But finally, they showed them selves again in full view of our windows. I grabbed the binoculars so as to account for the cygnets. No matter what angle I viewed, I could see only one bright white one between the parents. My heart sank. Three gone, just like that? Finally I spotted a darker body almost camouflaged by the ripples and shade on the lake. Two survived—a male and a female. My disappointment at losing some turned to a celebration that at least two remained. Convinced that they are big enough now to elude their predators, I rest easy—hoping to enjoy watching the little family for the rest of the season. They must stay on the lake until the babies learn to fly from their parents, usually late September, which is a sight to behold.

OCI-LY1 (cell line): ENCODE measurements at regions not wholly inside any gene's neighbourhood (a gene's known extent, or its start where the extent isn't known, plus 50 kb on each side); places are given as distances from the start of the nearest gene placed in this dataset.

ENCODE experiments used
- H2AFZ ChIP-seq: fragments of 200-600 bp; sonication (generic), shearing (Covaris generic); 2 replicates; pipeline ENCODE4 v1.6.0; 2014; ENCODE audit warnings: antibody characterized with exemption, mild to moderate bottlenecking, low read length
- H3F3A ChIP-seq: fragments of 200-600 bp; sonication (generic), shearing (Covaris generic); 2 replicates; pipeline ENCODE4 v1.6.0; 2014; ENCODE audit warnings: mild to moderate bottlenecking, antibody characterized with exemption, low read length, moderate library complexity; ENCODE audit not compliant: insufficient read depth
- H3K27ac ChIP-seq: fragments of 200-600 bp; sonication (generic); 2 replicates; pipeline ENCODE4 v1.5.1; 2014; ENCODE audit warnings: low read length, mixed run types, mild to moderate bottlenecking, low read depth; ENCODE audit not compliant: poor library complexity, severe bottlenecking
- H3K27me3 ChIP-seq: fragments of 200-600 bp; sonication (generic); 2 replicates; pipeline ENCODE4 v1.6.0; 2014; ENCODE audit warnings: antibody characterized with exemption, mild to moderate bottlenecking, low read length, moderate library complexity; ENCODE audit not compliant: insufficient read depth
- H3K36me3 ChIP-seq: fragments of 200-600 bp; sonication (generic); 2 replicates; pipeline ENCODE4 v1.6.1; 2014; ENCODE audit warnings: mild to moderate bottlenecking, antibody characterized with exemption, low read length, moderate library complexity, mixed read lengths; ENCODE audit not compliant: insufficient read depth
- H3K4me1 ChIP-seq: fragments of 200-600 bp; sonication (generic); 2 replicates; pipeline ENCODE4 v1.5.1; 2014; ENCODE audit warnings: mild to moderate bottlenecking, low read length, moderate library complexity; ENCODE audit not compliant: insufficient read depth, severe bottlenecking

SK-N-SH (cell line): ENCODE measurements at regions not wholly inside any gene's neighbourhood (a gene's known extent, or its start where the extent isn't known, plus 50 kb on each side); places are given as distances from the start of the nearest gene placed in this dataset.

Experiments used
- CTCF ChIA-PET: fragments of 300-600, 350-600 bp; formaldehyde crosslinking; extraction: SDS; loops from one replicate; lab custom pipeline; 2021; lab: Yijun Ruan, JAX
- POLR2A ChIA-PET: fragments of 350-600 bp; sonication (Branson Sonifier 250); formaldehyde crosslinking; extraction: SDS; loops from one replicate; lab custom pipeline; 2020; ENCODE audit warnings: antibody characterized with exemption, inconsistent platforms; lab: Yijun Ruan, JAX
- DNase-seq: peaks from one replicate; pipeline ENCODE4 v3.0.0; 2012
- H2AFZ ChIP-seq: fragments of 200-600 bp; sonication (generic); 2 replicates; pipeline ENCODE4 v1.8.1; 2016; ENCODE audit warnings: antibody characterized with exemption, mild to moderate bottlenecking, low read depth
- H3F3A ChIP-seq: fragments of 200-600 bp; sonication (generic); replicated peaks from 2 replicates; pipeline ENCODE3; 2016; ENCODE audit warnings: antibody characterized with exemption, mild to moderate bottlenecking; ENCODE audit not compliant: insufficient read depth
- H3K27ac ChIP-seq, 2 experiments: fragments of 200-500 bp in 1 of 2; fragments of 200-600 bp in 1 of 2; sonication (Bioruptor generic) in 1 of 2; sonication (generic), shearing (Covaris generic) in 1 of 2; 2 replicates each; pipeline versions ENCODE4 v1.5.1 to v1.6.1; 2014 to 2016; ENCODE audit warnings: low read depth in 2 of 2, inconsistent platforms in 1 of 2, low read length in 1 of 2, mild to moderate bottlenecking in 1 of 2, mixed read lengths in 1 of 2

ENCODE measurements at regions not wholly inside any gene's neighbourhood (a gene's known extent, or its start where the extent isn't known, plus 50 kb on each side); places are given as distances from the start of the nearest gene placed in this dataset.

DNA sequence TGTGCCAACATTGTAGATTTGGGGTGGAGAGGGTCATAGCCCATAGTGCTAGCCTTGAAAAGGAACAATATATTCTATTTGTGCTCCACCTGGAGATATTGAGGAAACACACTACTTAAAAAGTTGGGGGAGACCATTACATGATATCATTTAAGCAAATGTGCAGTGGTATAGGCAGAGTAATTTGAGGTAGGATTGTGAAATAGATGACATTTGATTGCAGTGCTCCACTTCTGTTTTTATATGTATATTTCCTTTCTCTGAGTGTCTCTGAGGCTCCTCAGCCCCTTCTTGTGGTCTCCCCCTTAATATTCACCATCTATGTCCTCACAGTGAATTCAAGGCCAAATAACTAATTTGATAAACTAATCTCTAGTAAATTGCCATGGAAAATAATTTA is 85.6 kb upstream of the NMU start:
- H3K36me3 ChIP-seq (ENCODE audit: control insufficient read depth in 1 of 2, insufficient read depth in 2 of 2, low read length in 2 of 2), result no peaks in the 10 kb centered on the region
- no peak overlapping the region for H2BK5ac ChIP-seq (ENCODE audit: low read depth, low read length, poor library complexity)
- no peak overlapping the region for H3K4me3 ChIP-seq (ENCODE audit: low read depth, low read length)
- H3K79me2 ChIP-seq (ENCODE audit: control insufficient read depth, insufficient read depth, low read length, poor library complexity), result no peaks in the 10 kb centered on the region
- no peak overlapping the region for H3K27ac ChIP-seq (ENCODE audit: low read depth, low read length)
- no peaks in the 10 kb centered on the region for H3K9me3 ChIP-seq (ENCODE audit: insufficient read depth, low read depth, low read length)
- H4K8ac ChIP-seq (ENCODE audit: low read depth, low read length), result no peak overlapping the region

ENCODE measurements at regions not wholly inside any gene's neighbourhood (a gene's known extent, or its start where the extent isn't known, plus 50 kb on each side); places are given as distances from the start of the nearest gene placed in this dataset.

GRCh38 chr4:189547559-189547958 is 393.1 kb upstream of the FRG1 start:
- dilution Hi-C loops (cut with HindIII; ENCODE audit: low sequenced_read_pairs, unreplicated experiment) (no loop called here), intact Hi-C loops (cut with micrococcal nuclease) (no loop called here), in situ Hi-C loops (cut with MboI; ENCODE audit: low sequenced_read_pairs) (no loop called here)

I also spot many places in the yard and along the road where the snapping turtles have laid their eggs. The eggs are now broken and strewn close to the indented soft earth. Another kind of predator ate the potential offspring of a predator. I suppose I should cry over them as well—but today I don’t mind if there are going to be fewer snapping turtles laying in wait for the baby swans. How do we decide which life is more important?